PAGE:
Photos copyright 2017 Diane Smithers, Mark Mushet, Alex Waterhouse-Hayward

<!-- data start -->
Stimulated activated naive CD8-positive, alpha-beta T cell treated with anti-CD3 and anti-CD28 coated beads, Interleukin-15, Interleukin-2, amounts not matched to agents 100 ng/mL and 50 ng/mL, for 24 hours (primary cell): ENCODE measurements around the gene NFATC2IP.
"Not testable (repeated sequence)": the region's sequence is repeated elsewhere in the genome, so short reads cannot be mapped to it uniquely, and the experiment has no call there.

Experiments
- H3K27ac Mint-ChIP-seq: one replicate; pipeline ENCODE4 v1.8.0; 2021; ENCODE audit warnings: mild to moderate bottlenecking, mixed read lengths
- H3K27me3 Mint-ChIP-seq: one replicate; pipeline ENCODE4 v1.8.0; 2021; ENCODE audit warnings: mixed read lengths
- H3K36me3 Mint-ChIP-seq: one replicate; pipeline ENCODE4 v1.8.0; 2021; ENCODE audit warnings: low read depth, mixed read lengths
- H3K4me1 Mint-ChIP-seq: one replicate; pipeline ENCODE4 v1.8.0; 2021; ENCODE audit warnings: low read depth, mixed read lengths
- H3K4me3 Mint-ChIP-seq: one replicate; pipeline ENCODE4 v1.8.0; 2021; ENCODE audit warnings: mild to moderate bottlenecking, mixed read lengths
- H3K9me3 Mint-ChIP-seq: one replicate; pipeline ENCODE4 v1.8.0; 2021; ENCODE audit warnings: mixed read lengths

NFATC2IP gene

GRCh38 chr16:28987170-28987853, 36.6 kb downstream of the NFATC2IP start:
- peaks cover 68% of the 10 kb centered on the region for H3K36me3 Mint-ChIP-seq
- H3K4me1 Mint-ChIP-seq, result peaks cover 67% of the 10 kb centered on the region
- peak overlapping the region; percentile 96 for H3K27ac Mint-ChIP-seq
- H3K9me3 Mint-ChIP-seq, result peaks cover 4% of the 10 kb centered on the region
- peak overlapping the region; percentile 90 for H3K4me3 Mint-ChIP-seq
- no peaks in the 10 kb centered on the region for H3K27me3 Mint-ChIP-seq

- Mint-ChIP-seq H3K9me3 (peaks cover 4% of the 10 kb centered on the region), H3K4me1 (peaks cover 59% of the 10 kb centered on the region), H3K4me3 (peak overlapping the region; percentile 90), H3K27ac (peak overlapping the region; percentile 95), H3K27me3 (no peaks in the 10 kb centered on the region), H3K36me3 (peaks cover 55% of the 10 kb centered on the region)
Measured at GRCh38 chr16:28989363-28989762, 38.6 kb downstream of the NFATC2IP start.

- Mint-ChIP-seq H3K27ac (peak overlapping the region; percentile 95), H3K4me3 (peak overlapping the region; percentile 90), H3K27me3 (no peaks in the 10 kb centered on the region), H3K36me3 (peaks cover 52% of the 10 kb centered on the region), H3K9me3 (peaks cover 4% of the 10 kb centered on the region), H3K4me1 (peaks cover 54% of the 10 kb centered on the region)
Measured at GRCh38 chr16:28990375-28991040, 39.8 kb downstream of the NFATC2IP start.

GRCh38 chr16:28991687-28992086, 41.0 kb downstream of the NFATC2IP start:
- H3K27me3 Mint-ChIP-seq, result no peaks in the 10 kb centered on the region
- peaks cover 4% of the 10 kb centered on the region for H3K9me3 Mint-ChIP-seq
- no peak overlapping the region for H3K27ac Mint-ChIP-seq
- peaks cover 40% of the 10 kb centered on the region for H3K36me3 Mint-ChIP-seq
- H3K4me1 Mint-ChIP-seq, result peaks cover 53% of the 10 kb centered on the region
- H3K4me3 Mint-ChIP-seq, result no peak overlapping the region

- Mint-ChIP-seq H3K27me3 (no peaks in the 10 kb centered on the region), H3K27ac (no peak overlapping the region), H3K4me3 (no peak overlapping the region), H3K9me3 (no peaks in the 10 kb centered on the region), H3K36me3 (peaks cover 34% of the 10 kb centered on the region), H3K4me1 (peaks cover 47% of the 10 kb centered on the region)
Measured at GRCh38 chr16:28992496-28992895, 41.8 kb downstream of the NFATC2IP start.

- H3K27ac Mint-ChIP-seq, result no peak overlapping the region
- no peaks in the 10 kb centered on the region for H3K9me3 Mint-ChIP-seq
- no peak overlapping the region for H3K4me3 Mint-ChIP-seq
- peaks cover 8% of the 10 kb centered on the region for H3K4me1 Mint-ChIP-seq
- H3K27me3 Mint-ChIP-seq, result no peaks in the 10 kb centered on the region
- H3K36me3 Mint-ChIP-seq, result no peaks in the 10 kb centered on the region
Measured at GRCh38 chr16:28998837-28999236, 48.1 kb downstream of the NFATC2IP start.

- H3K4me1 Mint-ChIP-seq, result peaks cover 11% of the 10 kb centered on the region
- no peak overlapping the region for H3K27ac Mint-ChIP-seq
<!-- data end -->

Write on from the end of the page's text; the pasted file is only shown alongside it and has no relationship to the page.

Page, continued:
There simply are no ugly pictures that can be painted, using the particular musical tone colours of the Cascadia Reed Quintet. You bring together bassoon, oboe, bass clarinet, clarinet, and alto saxophone, and it’s like having an insurance policy: by definition, nothing can possibly go wrong: you can forget playing defense, and all just concentrate on enhancing excellence.Which the Cascadians clearly have all done. Their work this morning at Capilano University was extraordinary to me. They were not at all concerned over how their instruments would or could blend together: they all clearly understood that it is not possible to mix English horn, bassoon, clarinet, bass clarinet and sax, and not produce beautiful sounds; they were not even concerned about playing their best, because that was in the bag too; and I kept having the sense that I was watching five normal humans achieve telepathic communion before my very ears. As they played with unconscious impeccability, they kept making eye contact with each other in a way that would have seemed perfectly appropriate during a very interesting and life-affirming verbal conversation. At times I could almost follow it, or thought so.The cliché is, “This is music to die for!” This was music to live for. I’m very glad I didn’t miss it.